Taking It Too Far | Teen Ink

Taking It Too Far

May 11, 2011
By TheJust ELITE, Ellenton, Florida
TheJust ELITE, Ellenton, Florida
254 articles 202 photos 945 comments

Favorite Quote:
"I feel that a hero is somebody who will stand up for their values and what they believe in and that can take any form. People that have values and have thought them through rather than those who just do what they’re told."-Skandar Keynes

"When it’

As I flipped through the latest issue of Teen Ink, I rolled my eyes in disgust at an advertisment. It promoted TeenInk.com's latest addition to their website: videos. I had first heard about this a few months ago while taking a survey; it seemed a little odd to me, but I never really thought anything of it...until I saw the ad.

When I first found issues of Teen Ink in my local library, I was ecstatic to have finally found a way of being published as a teenager. The Teen Ink website allows teens to write just about anything: reviews, poems, fiction short stories, hero and role model dedications. Recently, Teen Ink began allowing teens to post their books online for a chance at having them published. I loved all of these changes and possibilities for publication. But, now, Teen Ink has taken it too far.

Originally, Teen Ink was a website and magazine dedicated solely to teen writers and artists. It was a unique place for aspiring teen authors. But now Teen Ink promotes "Upload your YouTube videos here!" But why?

Teen Ink is an amazing magazine because, unlike other teen magazines, it allows you--the teen--to write it. The teen years are the hardest for trying to have your work published unless you happen to win a contest which may happen every three years or so, or you have rich parents. Teen Ink gives teen writers a chance to be heard and to be noticed by colleges and publishers.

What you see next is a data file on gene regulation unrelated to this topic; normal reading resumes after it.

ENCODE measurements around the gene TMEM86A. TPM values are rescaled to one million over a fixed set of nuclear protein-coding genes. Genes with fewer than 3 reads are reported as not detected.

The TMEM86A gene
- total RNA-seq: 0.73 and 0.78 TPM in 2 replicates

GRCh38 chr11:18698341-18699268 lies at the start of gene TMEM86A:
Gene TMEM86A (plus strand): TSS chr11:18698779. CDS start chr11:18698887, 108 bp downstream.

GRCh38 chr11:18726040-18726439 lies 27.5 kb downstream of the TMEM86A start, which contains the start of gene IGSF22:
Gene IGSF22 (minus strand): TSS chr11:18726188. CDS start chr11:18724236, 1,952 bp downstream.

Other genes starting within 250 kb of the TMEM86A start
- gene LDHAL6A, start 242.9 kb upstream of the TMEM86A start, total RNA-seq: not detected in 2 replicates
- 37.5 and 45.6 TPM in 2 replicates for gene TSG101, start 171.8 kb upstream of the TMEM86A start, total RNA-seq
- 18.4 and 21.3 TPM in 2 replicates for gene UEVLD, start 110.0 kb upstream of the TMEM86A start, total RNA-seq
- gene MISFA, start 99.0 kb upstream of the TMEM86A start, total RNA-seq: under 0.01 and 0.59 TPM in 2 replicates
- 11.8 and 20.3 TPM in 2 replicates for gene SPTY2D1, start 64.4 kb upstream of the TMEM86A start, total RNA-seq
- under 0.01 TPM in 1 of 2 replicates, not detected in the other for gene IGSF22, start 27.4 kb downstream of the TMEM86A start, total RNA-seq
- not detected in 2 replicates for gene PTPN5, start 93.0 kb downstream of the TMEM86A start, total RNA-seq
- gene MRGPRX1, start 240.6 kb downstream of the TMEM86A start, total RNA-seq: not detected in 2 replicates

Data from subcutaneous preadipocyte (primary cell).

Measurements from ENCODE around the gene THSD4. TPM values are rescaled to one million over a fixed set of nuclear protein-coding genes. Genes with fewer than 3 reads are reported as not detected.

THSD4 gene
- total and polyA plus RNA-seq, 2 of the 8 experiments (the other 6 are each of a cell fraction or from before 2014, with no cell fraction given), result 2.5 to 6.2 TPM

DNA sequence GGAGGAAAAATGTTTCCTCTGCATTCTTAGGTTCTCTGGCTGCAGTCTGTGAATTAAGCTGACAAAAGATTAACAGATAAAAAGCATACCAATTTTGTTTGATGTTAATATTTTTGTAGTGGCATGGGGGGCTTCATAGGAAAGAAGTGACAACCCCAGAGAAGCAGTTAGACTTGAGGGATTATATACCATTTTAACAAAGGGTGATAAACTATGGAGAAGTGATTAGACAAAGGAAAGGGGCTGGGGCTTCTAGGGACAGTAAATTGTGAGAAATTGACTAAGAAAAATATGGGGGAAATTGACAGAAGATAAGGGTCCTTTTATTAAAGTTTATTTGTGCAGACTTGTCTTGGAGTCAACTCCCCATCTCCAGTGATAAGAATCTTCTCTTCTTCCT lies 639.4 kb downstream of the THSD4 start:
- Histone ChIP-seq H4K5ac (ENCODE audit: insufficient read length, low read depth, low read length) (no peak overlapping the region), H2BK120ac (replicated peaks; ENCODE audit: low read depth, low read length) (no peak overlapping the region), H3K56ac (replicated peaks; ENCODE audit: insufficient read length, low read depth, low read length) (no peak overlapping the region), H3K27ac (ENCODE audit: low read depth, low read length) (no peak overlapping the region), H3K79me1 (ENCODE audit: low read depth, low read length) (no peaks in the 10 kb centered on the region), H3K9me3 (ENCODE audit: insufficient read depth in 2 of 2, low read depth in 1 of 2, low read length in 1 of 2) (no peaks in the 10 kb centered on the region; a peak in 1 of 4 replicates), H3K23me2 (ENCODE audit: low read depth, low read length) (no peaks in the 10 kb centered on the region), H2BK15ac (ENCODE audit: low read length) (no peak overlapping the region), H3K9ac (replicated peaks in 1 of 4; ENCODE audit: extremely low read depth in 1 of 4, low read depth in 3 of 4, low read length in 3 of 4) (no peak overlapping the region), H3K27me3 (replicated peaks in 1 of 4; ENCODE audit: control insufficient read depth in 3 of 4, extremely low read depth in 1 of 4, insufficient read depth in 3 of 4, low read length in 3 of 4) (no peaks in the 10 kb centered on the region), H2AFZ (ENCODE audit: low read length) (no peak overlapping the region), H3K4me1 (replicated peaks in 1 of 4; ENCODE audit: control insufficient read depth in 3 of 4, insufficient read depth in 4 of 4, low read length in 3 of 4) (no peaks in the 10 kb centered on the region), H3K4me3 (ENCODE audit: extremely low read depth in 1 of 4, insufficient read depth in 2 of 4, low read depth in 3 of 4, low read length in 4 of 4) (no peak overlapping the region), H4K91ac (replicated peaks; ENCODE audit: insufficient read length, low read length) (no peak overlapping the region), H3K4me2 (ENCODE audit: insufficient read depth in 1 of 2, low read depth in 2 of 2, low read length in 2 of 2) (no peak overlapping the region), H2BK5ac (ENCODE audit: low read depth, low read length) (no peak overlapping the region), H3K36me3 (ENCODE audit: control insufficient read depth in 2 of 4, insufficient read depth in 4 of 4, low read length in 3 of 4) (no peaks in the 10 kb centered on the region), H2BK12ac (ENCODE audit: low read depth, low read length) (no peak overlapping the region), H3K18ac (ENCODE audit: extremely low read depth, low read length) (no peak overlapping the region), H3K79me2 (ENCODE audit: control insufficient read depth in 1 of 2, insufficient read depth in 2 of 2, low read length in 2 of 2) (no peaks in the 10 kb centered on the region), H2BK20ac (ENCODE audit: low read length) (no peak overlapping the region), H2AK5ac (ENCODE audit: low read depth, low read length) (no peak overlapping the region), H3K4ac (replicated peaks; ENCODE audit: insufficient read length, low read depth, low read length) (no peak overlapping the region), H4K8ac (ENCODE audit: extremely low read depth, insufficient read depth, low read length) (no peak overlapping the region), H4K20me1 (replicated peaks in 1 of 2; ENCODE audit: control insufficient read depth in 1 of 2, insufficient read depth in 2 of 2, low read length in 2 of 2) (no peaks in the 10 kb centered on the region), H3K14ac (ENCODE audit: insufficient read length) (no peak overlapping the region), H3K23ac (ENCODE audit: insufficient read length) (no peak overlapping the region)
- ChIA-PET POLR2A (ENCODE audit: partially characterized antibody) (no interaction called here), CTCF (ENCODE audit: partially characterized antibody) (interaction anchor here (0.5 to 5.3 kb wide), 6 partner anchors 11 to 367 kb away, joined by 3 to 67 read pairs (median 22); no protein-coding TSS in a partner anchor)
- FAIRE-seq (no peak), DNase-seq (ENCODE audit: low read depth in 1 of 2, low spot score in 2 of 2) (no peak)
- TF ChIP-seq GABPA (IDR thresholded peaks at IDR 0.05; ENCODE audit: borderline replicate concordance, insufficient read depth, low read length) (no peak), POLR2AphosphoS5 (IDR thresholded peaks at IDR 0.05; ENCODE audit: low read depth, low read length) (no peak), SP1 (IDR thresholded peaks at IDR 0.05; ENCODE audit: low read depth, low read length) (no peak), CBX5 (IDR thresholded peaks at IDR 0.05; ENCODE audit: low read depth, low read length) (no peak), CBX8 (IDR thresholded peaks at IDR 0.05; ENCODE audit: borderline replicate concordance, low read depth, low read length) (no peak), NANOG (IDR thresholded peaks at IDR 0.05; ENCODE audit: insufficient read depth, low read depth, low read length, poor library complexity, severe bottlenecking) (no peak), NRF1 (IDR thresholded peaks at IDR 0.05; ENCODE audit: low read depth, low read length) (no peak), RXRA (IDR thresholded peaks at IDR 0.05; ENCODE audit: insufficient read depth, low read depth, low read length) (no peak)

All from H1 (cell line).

But why would they want to add YouTube videos to the mix? YouTube is an online community open to anyone and everyone with a camera and/or computer. Adults and teenagers alike can submit their latest creations for the whole world to see. So why should a magazine, dedicated solely to teens, feel the need to promote the endless webpage which is YouTube?

Justin Beiber was discovered by Usher after posting videos of himself singing, and has since become an international singing sensation.

Lucas Cruikshank--better known as "Fred"--the ever popular comic genius, became an internet phenomenon overnight with his random and wacky YouTube videos. He has since released several Fred music albums, has appeared alongside Miranda Cosgrove, Jennette McCurdy and Nathan Kress in iCarly and starred in the feature-length movie, Fred:the movie.

The Whitest Kids U' Know began premeiring their comedy skits on YouTube and in 2006 were awarded Best Sketch Group during HBO's US Comedy Arts Festival. They have since begun a sketch comedy series on IFC.

Cody Simpson, Greyson Chance, Marie Digby and many other comedy and singing phenomenons have been discovered through YouTube. Making videos and posting them to YouTube is not hard; being discovered is not hard either. Whether or not you will become famous, well, that all depends; but Teen Ink should not waste their time and resources on YouTube videos. They need to focus more of their time on areas where teens are neglected.

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